County jail touts expanded addiction treatment during Kuster visit
What more could the federal government do to help Cheshire County fight the opioid epidemic and meet local health care needs? That was the topic Monday, as Congresswoman Ann M. Kuster stopped by the county jail and nursing home to meet with county leaders.
As part of the visit, Kuster and county officials discussed the jail’s expanded use of medication to treat inmates addicted to opioids.
Kuster, a New Hampshire Democrat whose district includes the Monadnock Region, applauded the program. She said she’s pushing legislation that would offer federal grants to jails and prisons with medication-assisted treatment programs.
“I kept coming up against this idea that people were getting incarcerated for drug-related crimes,” she said in an interview after the presentation, “but they weren’t getting the treatment — either the mental health treatment or the substance use treatment — that they needed to recover.”
Medication-assisted treatment, or MAT, refers to the use of prescription drugs to treat opioid addiction, in combination with other therapies. Medications like methadone and Suboxone can help a person recover by easing the physical effects of withdrawal.
In 2017, a presidential commission on the opioid crisis wrote that MAT reduces overdose deaths and helps keep people in treatment for longer. The commission’s report specifically recommends expanding the use of MAT in jails.
On Monday, Doug Iosue, the Cheshire County jail’s case manager, gave Kuster an overview of the program.
In fall 2017, the jail started allowing people who were already taking methadone or Suboxone to continue that treatment while incarcerated. Officials then expanded the program around the beginning of this year. Inmates who demonstrate a commitment to recovery can now start medication-assisted treatment in their last two weeks in the jail, with an eye toward continuing that treatment once back in the community.
Iosue said more than a dozen inmates have started MAT in 2019. Before people using these types of medications are released, an appointment is scheduled so they can continue treatment with a provider in the community. Nearly everyone shows up to those appointments, Iosue said.
“It’s not the whole answer, it’s not a magic pill, but along with other treatment and interventions,” it’s effective, Iosue said.
The people gathered Monday in the jail’s administrative wing — who included Cheshire County’s three commissioners, corrections Superintendent Richard Van Wickler, County Administrator Christopher C. Coates, N.H. Rep. Daniel A. Eaton, D-Stoddard, and members of the jail’s medical staff — also discussed the makeup of the jail population and the role mental health plays in the criminal justice system.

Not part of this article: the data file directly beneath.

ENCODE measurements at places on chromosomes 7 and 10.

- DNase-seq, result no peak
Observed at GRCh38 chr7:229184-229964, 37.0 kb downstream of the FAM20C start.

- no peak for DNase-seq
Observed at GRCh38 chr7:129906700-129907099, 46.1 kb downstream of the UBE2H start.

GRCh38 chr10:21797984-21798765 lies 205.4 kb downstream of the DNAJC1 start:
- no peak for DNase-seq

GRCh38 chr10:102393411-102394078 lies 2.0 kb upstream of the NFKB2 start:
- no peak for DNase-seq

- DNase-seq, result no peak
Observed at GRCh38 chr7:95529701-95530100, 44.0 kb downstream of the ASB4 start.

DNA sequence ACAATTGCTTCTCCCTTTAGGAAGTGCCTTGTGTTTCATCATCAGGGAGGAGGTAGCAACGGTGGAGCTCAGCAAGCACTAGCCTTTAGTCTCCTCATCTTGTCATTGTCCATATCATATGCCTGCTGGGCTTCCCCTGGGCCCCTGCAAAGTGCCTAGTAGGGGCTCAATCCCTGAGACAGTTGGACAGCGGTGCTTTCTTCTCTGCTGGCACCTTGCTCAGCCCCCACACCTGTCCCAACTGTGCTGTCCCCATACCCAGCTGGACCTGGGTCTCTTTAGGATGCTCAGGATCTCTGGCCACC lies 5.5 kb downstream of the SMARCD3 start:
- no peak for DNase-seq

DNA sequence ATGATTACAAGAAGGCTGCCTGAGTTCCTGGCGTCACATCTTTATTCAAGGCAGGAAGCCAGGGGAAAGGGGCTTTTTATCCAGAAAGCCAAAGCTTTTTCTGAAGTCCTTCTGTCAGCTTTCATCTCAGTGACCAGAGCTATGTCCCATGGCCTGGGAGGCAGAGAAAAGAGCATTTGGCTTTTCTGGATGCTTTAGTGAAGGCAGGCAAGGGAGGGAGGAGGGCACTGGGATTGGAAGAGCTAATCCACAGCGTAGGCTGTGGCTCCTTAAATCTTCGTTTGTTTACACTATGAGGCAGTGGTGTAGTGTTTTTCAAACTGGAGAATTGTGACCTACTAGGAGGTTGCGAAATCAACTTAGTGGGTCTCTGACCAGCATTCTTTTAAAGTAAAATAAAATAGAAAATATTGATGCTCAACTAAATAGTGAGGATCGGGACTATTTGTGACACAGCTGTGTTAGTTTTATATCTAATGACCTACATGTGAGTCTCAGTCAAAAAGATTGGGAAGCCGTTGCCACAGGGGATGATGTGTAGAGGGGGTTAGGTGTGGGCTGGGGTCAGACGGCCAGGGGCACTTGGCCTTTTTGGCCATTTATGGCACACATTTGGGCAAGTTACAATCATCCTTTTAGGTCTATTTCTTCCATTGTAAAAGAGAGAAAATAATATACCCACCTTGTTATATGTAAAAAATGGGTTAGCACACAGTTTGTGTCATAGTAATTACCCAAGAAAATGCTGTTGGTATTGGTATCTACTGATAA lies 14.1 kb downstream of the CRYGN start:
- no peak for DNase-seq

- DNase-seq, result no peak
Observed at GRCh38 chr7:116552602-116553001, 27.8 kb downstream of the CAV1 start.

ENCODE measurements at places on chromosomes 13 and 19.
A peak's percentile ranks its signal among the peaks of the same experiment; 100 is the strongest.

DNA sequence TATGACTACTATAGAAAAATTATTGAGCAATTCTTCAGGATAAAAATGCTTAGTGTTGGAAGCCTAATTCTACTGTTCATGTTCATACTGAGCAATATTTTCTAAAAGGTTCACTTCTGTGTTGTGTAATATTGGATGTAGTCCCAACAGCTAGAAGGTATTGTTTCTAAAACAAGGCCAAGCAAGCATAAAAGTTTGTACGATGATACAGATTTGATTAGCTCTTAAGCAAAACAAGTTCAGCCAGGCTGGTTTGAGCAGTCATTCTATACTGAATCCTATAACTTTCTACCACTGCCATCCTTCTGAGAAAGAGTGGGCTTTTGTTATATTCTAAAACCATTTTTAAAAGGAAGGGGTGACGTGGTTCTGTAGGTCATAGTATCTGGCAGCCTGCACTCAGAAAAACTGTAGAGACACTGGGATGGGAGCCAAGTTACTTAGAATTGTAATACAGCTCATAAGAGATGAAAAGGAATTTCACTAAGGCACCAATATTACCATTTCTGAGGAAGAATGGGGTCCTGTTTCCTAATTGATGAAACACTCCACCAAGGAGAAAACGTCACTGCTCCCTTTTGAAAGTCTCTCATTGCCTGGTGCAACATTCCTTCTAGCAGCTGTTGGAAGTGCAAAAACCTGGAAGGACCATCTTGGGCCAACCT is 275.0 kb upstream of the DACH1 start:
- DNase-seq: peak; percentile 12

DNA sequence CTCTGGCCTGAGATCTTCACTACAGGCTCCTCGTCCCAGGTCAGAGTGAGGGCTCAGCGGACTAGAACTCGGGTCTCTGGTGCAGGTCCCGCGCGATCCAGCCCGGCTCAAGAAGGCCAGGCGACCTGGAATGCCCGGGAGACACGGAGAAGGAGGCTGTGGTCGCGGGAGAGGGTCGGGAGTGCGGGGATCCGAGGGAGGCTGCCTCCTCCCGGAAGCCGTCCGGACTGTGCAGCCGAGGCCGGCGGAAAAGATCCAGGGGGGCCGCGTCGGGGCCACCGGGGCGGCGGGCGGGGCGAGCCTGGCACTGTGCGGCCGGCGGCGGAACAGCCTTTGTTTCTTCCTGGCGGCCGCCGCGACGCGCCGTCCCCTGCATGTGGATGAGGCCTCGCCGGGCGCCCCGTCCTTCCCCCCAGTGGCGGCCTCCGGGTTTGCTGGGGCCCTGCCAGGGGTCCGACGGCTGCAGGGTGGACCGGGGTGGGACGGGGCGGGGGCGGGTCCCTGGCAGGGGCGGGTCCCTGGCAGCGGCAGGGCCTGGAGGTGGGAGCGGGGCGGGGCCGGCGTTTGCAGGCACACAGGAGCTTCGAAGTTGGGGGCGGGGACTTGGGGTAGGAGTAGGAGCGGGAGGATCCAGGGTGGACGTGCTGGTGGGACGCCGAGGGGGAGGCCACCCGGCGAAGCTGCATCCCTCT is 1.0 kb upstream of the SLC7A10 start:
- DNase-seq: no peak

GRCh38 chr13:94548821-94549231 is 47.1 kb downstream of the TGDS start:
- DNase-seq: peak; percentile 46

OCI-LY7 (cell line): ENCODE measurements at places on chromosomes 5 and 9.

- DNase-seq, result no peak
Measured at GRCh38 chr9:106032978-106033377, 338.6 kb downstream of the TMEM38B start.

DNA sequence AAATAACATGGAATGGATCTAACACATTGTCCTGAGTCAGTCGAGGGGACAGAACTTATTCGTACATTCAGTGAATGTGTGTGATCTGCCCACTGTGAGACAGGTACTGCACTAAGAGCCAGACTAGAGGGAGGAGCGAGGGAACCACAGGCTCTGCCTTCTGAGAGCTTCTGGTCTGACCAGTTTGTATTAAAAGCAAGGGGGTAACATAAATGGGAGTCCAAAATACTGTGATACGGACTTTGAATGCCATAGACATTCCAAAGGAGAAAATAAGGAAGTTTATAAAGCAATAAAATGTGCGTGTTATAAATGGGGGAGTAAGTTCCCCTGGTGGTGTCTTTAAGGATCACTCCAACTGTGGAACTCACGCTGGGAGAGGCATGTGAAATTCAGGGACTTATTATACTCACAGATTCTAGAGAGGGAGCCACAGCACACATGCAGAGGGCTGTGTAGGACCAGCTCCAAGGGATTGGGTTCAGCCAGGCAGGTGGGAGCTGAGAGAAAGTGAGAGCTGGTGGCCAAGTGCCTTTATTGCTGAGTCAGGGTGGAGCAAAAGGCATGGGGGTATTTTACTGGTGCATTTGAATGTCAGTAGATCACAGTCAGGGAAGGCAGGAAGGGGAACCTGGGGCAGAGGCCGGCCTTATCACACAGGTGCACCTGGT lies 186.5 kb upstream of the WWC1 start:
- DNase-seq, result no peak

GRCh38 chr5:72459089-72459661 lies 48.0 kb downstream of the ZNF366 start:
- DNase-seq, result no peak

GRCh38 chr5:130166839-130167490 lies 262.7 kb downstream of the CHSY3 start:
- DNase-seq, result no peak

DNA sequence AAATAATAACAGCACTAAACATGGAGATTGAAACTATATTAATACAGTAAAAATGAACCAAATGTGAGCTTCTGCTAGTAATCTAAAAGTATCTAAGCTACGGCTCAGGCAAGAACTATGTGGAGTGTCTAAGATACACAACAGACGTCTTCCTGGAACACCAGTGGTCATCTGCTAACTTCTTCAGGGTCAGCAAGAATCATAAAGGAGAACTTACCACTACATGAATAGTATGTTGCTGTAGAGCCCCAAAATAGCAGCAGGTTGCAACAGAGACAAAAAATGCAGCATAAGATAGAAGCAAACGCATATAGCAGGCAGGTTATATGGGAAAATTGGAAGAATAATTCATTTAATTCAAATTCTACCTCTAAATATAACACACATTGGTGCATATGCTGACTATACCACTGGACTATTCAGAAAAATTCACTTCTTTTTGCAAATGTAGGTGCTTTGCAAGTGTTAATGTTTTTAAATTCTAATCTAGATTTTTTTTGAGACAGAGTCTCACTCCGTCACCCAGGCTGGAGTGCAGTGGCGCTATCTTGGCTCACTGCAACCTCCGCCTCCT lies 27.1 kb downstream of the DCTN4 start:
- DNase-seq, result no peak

According to numbers presented by Iosue, about 90 percent of inmates have some substance-use issue, with heroin/fentanyl predominating. Two-thirds of inmates have a mental health problem, and almost 30 percent are homeless.
Kuster said those substance-use and mental-health issues often grow out of a past trauma.
“I do a lot with veterans, PTSD. It’s sexual assault in the military,” she said. “It’s domestic violence. It’s sexual assault as children. It’s all of these different things that happen to people.”
Barnes Peterson, the jail’s mental health clinician, said he has seen the same thing. “Trauma is at the root of many mental health disorders,” as well as substance use disorders, he said. “And in a correctional setting, (a) very high percentage of people have trauma.”
Speaking to reporters after the presentation, Kuster — who co-chairs a bipartisan Congressional task force on opioids and has described her brother’s struggle with prescription-painkiller misuse — mentioned two additional legislative efforts she is involved in. One, she said, would provide $25 billion over five years for a range of public-health responses to the opioid crisis.
The other change would allow Medicaid to cover people while they’re in jail or prison — something barred under federal law.
Kuster argued that’s a barrier to substance-use and mental-health treatment for inmates. She said she proposed getting rid of the provision known as the Medicaid Inmate Exclusion Policy after “hearing about it over and over.”
Monday was no exception. More than 90 percent of the jail population is Medicaid-eligible, Iosue said. But the county, rather than Medicaid, absorbs their medical costs.
The inmate exclusion policy, he added, also hurts nonprofit mental-health providers like Monadnock Family Services. When a client is arrested, Iosue said, “they’ll choose to try to stay involved, and doing the right thing, sending in the case manager or counselor during incarceration. But they can’t be reimbursed because the Medicaid’s suspended.”
Earlier, at the county-owned Maplewood Nursing Home in Westmoreland, Kuster and county officials discussed workforce shortages in the health-care field and “overburdensome government regulations” affecting the nursing home.
“We talked quite a bit about how I could be helpful to them if Cheshire County started a program around workforce development,” Kuster said.